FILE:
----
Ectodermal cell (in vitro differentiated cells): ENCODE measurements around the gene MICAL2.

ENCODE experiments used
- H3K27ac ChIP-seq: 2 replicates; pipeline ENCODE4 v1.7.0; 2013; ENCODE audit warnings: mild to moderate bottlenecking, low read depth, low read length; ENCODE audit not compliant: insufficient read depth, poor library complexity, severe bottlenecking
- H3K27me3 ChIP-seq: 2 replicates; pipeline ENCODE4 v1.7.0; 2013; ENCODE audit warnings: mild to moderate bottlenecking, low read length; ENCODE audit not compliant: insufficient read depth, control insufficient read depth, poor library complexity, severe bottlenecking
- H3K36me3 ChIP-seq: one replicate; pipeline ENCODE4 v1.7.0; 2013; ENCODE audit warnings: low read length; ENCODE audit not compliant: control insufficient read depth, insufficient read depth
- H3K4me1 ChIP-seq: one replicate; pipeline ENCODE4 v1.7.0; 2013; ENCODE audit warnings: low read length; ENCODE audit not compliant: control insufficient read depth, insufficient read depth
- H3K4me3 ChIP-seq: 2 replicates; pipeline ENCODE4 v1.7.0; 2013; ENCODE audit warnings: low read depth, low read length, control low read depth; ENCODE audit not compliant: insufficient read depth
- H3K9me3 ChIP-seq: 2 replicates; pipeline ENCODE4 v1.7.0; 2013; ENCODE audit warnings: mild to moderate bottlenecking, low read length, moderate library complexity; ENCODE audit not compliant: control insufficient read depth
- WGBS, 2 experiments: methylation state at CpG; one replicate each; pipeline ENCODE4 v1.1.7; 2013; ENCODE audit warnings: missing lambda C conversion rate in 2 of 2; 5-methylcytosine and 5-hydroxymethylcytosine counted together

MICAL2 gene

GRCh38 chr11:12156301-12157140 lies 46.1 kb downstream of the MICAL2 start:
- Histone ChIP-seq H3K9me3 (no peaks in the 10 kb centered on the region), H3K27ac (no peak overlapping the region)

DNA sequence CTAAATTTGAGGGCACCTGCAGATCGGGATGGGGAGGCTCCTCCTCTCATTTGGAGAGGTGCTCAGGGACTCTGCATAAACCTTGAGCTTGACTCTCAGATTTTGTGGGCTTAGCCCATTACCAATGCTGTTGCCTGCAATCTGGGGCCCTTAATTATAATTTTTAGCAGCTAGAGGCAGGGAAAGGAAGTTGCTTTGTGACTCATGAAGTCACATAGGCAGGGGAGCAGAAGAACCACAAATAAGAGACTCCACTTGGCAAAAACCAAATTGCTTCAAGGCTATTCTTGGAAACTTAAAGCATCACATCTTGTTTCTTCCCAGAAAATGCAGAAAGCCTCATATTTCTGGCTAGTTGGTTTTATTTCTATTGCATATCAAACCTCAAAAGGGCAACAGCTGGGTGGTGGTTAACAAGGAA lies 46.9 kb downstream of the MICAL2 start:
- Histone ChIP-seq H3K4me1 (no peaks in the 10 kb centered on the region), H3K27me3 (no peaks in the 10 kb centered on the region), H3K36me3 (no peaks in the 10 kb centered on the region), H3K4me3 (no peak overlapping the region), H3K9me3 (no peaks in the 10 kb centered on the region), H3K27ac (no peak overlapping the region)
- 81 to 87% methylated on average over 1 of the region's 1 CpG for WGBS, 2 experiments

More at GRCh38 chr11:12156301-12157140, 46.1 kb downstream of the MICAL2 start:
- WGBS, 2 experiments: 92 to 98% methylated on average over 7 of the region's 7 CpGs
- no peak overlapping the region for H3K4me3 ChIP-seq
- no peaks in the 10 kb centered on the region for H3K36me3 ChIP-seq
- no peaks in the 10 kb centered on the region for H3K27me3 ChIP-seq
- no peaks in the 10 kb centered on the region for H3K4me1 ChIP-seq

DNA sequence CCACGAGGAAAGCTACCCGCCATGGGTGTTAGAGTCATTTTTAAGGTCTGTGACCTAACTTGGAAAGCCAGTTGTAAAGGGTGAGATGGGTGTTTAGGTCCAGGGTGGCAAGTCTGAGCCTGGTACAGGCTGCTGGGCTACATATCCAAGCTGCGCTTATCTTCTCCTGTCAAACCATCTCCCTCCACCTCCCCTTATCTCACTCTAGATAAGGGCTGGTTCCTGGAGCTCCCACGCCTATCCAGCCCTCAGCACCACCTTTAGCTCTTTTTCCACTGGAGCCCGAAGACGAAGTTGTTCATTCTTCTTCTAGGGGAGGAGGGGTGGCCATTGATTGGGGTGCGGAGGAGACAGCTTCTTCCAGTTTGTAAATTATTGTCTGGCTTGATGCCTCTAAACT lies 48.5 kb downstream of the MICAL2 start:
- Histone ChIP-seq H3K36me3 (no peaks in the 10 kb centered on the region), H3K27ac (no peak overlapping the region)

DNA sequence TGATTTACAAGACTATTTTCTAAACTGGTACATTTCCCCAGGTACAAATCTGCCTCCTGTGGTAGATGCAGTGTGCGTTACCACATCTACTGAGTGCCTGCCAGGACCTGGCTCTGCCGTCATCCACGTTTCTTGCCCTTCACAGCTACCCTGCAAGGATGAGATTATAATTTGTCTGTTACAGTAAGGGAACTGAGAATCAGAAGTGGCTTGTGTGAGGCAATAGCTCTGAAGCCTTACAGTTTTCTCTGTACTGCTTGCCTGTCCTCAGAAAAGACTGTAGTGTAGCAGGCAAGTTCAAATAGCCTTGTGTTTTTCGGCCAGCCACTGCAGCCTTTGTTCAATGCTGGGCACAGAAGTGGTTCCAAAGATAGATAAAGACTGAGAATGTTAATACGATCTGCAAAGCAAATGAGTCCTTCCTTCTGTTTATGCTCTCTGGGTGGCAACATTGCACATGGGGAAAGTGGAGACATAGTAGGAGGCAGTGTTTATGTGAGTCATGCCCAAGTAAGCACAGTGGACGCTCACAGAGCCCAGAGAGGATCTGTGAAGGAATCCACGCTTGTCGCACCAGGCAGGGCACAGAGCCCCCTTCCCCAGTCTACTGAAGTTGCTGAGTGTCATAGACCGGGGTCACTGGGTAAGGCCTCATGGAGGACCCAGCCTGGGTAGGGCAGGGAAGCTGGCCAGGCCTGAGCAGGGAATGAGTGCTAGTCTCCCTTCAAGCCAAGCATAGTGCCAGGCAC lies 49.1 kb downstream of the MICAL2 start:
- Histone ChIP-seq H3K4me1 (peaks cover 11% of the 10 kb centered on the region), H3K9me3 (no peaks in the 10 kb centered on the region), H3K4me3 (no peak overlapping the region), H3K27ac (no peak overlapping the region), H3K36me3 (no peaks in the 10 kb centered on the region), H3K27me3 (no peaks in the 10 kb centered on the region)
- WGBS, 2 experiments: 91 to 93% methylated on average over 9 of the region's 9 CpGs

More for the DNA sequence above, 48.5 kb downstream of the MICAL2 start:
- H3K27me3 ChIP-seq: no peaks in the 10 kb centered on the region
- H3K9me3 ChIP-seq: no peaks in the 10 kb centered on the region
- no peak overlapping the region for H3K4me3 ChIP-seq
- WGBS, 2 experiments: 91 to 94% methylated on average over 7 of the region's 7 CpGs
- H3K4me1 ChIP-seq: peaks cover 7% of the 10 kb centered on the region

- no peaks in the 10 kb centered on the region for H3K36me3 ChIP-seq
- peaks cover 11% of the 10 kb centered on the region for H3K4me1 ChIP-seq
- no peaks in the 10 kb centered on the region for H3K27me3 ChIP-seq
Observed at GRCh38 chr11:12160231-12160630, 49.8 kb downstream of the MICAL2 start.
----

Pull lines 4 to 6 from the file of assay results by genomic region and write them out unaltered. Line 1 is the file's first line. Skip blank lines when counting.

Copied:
- H3K27me3 ChIP-seq: 2 replicates; pipeline ENCODE4 v1.7.0; 2013; ENCODE audit warnings: mild to moderate bottlenecking, low read length; ENCODE audit not compliant: insufficient read depth, control insufficient read depth, poor library complexity, severe bottlenecking
- H3K36me3 ChIP-seq: one replicate; pipeline ENCODE4 v1.7.0; 2013; ENCODE audit warnings: low read length; ENCODE audit not compliant: control insufficient read depth, insufficient read depth
- H3K4me1 ChIP-seq: one replicate; pipeline ENCODE4 v1.7.0; 2013; ENCODE audit warnings: low read length; ENCODE audit not compliant: control insufficient read depth, insufficient read depth